Bulbous Bow Canoe

Discussion in 'Hydrodynamics and Aerodynamics' started by solarguy, Nov 1, 2014.

  1. solarguy
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    solarguy Junior Member

    I'm looking into designing a efficient 30 foot canoe at speeds between 4-6 knots. Would a bulbous bow help with efficiency on a boat this size?

    Also by design, I use that word loosely I'm just looking to add a bulbous bow to an existing 30 foot canoe design. The canoe would be a wood strip canoe dragon design. It would be the 40 footer shown here

    http://makeacanoe.com/opencanoesover17.htm

    With 10 foot left off the middle when building it to make it a 30 footer.

    I wouldn't try to make the bulbous bow out of wood, but rater mold it out of foam and cover it in fiberglass than attach it to the front.
     
  2. Ad Hoc
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    Ad Hoc Naval Architect

    In a word, no.

    The upper limit of your Froude number is the the start of the lower limit of when a bulbous bow becomes worth while. You would need to be doing at least 6+knots for it to be effective basically.
     
  3. rwatson
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    rwatson Senior Member

    Attached Files:

  4. solarguy
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    solarguy Junior Member

    Ad Hoc, thanks for the straightforward answer.

    rwatson, hadn't noticed that before. Will follow you advice.
     
  5. johnhazel
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    johnhazel Senior Member

    for 30 ft long and 4-6 knots you can get a very nice canoe using parabolic waterlines, elliptical cross sections, and flat keel. Just vary your draft to obtain the narrowest beam that you can tolerate.

    You will have some issues with cross winds. A boat this long with only the weight of 2 paddlers will have shallow draft and little lateral resistance. It will get easily blown off course even in light wind.

    Turning may be difficult in small rivers since the boat is longer than the width of some streams you might want to paddle in.

    A displacement of 440lb, 2.5" draft, 30ft long version of this canoe would glide through the water better than any North American Marathon Racing Canoe especially in shallow water. This performance advantage is possible because the NARC is limited to 18' 6" length. Notice though that it is very narrow, 26", and would be too tippy for most people. It would be much more stable than the north american racing canoe though.

    A better boat would be 24ft long with 3" draft 27" beam. This would still give you a faster and more stable boat compared to a racer, but would be so much easier to manage than the 30 foot version.

    Lastly, look at a 3 board canoe version, pirouge style, flat bottom, flat sides. Again make the water lines elliptical and use no rocker to get a low drag hull. see the attached Michlet screen and try the attaches in.mlt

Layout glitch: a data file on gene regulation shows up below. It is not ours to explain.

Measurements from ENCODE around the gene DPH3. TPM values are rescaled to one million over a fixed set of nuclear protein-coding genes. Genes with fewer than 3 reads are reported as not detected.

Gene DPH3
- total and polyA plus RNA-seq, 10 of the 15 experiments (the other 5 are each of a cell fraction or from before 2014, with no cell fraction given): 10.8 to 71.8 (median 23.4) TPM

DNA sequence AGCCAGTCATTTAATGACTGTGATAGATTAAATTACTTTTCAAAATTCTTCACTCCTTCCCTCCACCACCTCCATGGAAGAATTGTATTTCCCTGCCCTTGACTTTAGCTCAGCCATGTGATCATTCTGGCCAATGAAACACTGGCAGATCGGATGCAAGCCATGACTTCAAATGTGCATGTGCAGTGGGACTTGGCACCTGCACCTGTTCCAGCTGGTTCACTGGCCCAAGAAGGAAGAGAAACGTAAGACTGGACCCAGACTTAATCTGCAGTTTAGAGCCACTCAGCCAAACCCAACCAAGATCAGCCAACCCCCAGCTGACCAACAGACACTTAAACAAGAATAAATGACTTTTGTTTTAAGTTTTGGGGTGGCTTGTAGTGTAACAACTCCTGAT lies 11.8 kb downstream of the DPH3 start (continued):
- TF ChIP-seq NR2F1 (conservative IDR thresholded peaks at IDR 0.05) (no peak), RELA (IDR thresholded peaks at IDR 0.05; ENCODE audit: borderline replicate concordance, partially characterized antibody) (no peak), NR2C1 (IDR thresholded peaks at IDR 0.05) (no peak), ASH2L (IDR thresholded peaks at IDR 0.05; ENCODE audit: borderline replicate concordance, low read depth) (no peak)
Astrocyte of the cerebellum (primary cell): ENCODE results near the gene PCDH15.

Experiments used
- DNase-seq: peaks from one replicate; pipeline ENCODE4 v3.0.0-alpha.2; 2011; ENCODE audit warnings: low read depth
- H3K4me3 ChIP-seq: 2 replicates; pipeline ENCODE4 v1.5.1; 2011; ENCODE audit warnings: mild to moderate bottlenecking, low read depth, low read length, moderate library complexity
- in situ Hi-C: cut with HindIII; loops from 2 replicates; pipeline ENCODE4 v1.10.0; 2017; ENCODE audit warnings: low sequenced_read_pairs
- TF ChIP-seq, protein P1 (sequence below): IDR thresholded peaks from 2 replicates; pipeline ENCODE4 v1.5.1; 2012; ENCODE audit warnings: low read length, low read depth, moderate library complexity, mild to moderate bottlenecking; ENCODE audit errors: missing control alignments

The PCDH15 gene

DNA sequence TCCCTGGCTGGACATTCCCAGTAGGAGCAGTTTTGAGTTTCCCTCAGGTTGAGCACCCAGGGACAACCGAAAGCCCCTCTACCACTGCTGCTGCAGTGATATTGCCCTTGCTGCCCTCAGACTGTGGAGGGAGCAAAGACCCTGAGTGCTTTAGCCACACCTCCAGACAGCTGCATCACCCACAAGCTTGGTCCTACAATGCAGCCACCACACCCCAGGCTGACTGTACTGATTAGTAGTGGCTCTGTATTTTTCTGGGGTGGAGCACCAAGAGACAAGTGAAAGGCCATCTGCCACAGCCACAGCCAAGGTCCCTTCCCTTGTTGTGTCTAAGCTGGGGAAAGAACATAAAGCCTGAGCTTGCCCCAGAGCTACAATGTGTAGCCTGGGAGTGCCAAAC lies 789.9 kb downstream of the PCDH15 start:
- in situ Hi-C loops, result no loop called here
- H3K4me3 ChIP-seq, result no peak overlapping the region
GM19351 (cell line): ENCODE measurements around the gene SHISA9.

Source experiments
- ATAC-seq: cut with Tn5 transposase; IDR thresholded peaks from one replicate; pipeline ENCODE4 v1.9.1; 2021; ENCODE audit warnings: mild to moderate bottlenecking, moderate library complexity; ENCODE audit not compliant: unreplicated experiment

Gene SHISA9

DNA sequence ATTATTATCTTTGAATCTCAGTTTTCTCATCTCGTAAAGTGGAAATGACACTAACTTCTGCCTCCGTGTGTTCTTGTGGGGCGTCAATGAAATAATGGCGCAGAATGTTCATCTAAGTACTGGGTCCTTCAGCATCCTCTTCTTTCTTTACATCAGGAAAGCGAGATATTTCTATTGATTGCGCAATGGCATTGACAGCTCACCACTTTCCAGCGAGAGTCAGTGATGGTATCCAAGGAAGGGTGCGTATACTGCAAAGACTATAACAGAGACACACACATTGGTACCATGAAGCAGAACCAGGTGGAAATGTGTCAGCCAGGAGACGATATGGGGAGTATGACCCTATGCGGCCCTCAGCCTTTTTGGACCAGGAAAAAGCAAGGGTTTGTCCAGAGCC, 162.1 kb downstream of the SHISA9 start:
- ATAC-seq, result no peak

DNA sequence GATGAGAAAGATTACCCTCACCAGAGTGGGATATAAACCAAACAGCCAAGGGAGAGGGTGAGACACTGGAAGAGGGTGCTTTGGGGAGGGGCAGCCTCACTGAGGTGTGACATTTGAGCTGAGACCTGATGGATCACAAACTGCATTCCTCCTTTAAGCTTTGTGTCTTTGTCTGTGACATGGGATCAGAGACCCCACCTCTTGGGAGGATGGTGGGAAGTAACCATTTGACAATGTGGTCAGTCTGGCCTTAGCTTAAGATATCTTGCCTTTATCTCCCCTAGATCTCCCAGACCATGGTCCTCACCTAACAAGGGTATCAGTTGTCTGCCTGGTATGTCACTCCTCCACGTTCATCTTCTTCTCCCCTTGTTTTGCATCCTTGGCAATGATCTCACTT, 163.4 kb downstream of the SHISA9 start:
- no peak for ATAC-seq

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  6. DennisRB
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    DennisRB Senior Member

    Also if you reduce the 40' length by "leaving off 10' from the middle" you will lower the prismatic coefficient and reduce its displacement by much more than the 25% length decrease suggests (as a lot of the buoyancy is in the middle 10' on this design with its parallel mid sections). The Cp decrease might be good or bad depending on the speed range. Possibly good since you want to go slowly. If you want to preserve the original shape you should make it shorter by equally reducing station spacing, which will not change Cp and result in only a 25% decrease in displacement. Or so my limited understanding goes.

    [​IMG]

    Adhoc, at which Froude number does a bulb start to become efficient?
     
  7. gonzo
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    gonzo Senior Member

    These canoes are very efficient at those speeds. We built them to carry people on paddling tours.
     

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  8. Ike
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    Ike Senior Member

    A canoe body is pretty efficient just as it is at those speeds. Not good to mess with a design that has been perfected over literally thousands of years. You won't gain any real efficiency and you will just add unnecessary weight.
     
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  9. Ad Hoc
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    Ad Hoc Naval Architect

    From all the research on Container ships/Tankers etc, using systematic series of hulls, it becomes clear that the useful range of a BB is 0.24<Fn<0.57.
     
  10. TANSL
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    TANSL Senior Member

    And all these complex study shall apply to the canoes?. It seems strange, right?
     
  11. Ad Hoc
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    Ad Hoc Naval Architect

    No, not at all.

    A hull is a hull is a hull. Its purpose is irrelevant hydrodynamically.